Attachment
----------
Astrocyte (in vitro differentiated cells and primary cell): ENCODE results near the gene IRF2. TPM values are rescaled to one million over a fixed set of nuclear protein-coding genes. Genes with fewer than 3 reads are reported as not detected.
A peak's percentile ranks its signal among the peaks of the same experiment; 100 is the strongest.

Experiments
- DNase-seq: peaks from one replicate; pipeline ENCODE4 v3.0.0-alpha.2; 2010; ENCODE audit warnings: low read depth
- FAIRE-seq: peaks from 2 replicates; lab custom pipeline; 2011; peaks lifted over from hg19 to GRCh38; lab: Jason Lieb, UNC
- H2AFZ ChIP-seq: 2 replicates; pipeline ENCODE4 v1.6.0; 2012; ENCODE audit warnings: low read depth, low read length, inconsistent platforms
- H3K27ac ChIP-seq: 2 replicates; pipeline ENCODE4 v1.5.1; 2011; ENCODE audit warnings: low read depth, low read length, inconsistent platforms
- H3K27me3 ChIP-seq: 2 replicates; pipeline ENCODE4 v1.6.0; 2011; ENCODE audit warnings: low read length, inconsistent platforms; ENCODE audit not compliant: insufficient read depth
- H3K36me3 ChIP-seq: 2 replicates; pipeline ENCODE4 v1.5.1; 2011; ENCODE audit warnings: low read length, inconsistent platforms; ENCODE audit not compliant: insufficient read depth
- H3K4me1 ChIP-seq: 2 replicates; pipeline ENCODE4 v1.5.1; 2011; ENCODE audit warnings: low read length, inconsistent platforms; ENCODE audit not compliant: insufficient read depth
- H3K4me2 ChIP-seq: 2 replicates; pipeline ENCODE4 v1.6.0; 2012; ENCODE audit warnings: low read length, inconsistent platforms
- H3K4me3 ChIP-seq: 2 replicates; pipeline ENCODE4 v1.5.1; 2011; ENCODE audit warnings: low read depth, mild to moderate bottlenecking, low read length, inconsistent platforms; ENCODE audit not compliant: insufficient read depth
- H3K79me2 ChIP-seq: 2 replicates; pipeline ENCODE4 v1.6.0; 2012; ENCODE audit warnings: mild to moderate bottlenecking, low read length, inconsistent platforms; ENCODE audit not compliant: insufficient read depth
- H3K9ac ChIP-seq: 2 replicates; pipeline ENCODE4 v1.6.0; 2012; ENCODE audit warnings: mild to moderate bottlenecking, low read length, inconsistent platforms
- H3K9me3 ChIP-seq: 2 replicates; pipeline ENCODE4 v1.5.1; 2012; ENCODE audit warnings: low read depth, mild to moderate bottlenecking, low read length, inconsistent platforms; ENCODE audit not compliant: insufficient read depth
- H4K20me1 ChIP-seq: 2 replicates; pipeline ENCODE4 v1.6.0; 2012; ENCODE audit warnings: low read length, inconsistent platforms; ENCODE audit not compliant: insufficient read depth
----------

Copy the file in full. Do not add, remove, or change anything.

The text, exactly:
Astrocyte (in vitro differentiated cells and primary cell): ENCODE results near the gene IRF2. TPM values are rescaled to one million over a fixed set of nuclear protein-coding genes. Genes with fewer than 3 reads are reported as not detected.
A peak's percentile ranks its signal among the peaks of the same experiment; 100 is the strongest.

Experiments
- DNase-seq: peaks from one replicate; pipeline ENCODE4 v3.0.0-alpha.2; 2010; ENCODE audit warnings: low read depth
- FAIRE-seq: peaks from 2 replicates; lab custom pipeline; 2011; peaks lifted over from hg19 to GRCh38; lab: Jason Lieb, UNC
- H2AFZ ChIP-seq: 2 replicates; pipeline ENCODE4 v1.6.0; 2012; ENCODE audit warnings: low read depth, low read length, inconsistent platforms
- H3K27ac ChIP-seq: 2 replicates; pipeline ENCODE4 v1.5.1; 2011; ENCODE audit warnings: low read depth, low read length, inconsistent platforms
- H3K27me3 ChIP-seq: 2 replicates; pipeline ENCODE4 v1.6.0; 2011; ENCODE audit warnings: low read length, inconsistent platforms; ENCODE audit not compliant: insufficient read depth
- H3K36me3 ChIP-seq: 2 replicates; pipeline ENCODE4 v1.5.1; 2011; ENCODE audit warnings: low read length, inconsistent platforms; ENCODE audit not compliant: insufficient read depth
- H3K4me1 ChIP-seq: 2 replicates; pipeline ENCODE4 v1.5.1; 2011; ENCODE audit warnings: low read length, inconsistent platforms; ENCODE audit not compliant: insufficient read depth
- H3K4me2 ChIP-seq: 2 replicates; pipeline ENCODE4 v1.6.0; 2012; ENCODE audit warnings: low read length, inconsistent platforms
- H3K4me3 ChIP-seq: 2 replicates; pipeline ENCODE4 v1.5.1; 2011; ENCODE audit warnings: low read depth, mild to moderate bottlenecking, low read length, inconsistent platforms; ENCODE audit not compliant: insufficient read depth
- H3K79me2 ChIP-seq: 2 replicates; pipeline ENCODE4 v1.6.0; 2012; ENCODE audit warnings: mild to moderate bottlenecking, low read length, inconsistent platforms; ENCODE audit not compliant: insufficient read depth
- H3K9ac ChIP-seq: 2 replicates; pipeline ENCODE4 v1.6.0; 2012; ENCODE audit warnings: mild to moderate bottlenecking, low read length, inconsistent platforms
- H3K9me3 ChIP-seq: 2 replicates; pipeline ENCODE4 v1.5.1; 2012; ENCODE audit warnings: low read depth, mild to moderate bottlenecking, low read length, inconsistent platforms; ENCODE audit not compliant: insufficient read depth
- H4K20me1 ChIP-seq: 2 replicates; pipeline ENCODE4 v1.6.0; 2012; ENCODE audit warnings: low read length, inconsistent platforms; ENCODE audit not compliant: insufficient read depth